Oh Malaysia, going on news headlines for the wrong reasons again. Somehow, the government thought it was a good idea to block access to Steam- the biggest digital games distribution platform- just because they didn’t respond to requests to ban a silly Early Access fighting game involving various gods.
As someone who is more conservative, I totally get the reasoning to why the game deserves a ban here. Religious folks here don’t like their religion being mocked and poked fun of- I get that. But we could all agree that what the government did was far from how it should be handled.
It’s a frustrating experience, all the Malaysian gamers suddently got #potongsteam on the beginning of the weekend. It caused outraged, it generated many, many, headlines that put us in a bad limelight. Things could have gone better. This is not to belittle the mistakes, it’s to point it out and suggest something better so this would not happen again.
Lesson #1: Go to the developers, not Steam!
Steam is a huge platform, with millions of games to keep track of. They also have a pretty bad track record at providing support and services. Curation is a problem where users couldn’t find the right games and small games couldn’t find their audience. Yes there is now a refund policy that is pro-consumer but even that is mostly automated.
The wrong move was that Malaysian Communication and Multimedia Commission -MCMC, the governing body that governs the digital space, approached Steam with a request for ban. Even worse, MCMC issued an ultimatum- failure to comply and they will take action.
And they did by blocking the whole Steam Store. The nerve.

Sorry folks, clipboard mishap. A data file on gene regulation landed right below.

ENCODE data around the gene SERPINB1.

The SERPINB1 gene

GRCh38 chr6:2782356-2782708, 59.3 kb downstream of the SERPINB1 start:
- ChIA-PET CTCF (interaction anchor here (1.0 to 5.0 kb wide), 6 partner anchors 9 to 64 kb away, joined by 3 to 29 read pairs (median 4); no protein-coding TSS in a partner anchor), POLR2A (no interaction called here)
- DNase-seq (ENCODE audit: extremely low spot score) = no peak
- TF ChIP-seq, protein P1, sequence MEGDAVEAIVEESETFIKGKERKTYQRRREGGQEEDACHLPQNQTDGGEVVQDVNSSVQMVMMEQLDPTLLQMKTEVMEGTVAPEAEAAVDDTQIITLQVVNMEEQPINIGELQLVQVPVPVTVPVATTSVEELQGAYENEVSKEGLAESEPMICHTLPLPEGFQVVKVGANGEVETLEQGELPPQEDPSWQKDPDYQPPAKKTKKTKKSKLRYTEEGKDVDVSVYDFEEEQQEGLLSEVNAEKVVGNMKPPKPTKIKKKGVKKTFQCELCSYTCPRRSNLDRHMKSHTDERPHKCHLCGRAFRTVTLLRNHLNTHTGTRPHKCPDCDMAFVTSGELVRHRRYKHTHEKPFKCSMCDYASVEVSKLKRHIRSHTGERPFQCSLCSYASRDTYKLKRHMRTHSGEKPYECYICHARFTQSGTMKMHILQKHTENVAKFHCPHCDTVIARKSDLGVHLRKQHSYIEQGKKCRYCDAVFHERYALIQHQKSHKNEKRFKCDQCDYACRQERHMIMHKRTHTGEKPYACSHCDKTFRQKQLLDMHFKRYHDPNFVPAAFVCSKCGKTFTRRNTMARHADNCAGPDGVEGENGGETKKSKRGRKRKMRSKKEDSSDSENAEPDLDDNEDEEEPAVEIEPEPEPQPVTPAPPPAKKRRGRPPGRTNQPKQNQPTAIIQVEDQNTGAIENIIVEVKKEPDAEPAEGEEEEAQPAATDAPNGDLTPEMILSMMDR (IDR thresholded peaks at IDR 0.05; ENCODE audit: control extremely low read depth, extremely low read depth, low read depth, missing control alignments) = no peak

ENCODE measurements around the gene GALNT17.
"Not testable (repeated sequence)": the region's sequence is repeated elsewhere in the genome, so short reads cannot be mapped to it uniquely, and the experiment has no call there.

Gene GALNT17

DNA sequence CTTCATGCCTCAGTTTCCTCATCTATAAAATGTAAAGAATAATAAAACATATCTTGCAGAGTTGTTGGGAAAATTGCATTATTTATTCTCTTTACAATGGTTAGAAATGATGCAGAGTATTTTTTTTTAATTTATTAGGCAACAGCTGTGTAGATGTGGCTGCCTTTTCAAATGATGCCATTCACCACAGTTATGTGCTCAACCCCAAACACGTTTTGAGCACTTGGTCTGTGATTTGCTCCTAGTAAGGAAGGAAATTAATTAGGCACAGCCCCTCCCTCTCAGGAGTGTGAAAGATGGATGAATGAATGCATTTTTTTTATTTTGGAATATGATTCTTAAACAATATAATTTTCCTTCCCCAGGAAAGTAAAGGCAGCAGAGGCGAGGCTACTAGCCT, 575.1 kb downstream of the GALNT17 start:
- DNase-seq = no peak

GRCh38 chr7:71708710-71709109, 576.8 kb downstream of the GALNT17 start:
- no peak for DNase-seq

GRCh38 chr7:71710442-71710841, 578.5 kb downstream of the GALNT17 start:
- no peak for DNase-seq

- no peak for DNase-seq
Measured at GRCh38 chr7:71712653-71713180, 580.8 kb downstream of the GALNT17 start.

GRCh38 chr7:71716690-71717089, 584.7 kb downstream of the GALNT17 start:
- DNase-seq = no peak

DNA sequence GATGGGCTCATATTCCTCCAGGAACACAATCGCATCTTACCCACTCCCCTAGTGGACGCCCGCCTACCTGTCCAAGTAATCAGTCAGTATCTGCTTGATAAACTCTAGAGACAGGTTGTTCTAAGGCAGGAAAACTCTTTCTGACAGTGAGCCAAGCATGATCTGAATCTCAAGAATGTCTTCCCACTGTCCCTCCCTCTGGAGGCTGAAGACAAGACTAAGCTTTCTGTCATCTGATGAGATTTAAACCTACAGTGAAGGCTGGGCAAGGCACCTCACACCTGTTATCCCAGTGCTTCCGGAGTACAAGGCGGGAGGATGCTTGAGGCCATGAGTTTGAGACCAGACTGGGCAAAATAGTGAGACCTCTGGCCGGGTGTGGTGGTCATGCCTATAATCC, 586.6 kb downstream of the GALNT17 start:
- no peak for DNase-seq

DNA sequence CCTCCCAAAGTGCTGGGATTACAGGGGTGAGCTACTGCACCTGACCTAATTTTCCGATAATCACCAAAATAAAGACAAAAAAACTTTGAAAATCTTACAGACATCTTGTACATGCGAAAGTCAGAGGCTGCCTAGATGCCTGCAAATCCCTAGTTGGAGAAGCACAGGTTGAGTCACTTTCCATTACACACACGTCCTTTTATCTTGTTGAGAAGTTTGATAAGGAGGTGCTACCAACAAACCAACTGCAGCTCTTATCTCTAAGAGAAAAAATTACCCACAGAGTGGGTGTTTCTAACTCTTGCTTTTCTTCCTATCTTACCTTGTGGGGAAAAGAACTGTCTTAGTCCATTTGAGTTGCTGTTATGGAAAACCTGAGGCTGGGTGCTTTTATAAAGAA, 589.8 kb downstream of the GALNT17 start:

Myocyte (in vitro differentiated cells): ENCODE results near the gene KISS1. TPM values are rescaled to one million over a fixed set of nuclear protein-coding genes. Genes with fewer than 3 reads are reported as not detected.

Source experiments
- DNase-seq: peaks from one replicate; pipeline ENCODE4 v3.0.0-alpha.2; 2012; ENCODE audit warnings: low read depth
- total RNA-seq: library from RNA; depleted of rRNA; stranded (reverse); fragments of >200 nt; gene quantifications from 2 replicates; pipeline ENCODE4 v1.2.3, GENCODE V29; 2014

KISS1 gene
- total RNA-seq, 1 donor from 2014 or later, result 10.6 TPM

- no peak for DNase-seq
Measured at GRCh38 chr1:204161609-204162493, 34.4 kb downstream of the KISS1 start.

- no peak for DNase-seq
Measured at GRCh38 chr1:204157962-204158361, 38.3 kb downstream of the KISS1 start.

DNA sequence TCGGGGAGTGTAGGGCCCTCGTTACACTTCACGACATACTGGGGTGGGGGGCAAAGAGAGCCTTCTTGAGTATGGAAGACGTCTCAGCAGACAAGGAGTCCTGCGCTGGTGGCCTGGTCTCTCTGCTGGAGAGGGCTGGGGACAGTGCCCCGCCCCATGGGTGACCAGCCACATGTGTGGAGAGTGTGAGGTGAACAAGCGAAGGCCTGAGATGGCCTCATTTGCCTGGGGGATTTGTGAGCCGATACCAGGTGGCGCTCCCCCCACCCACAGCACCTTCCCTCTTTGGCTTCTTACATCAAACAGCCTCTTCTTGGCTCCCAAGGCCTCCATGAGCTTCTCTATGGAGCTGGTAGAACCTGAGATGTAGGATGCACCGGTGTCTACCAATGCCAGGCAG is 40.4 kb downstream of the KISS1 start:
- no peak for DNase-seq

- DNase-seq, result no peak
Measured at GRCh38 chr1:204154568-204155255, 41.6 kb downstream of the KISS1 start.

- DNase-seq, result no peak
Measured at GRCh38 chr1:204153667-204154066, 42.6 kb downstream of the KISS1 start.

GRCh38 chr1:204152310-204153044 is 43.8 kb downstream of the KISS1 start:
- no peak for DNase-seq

It might sound like a good idea to threaten Steam into action, but nope. They stayed quiet the whole time.
Though given that it’s actually easy to bypass the block, it still a show of blatant stupidity and pettiness.
In an official statement by developers and publishers Digital Crafter and PQube, they mentioned that they were never contacted directly by the Malaysian government, only hearing reports.
“Most notably, the Malaysian Communications and Multimedia Commission have called for a ban on the game and asked for it to be disabled within 24 hours or face further actions.
“We never received any communications from Malaysian officials here at PQube, however reports seem to indicate that Malaysia has now blocked access to all of Steam in order to prevent access to Fight of Gods.
“We are disappointed that such freedom of choice is not given to everyone and in particular that the game has been forcibly removed from sale in Malaysia, although no direct communication has been received by us as to the reasons for this. Nevertheless we respect any rules and censorship imposed in any given territory.”
Thankfully, they complied. Fight Of Gods is unavailable for purchase in Malaysia now. That is what the MCMC wanted to achieve, but in its wake was many angry gamers.
To the MCMC officers, next time, approach the developers and publishers first! They’re quicker to respond than Steam will ever be! They even complied thanks to hearing second-hand reports of you wanting to ban it!
Lesson #2: Don’t give them publicity!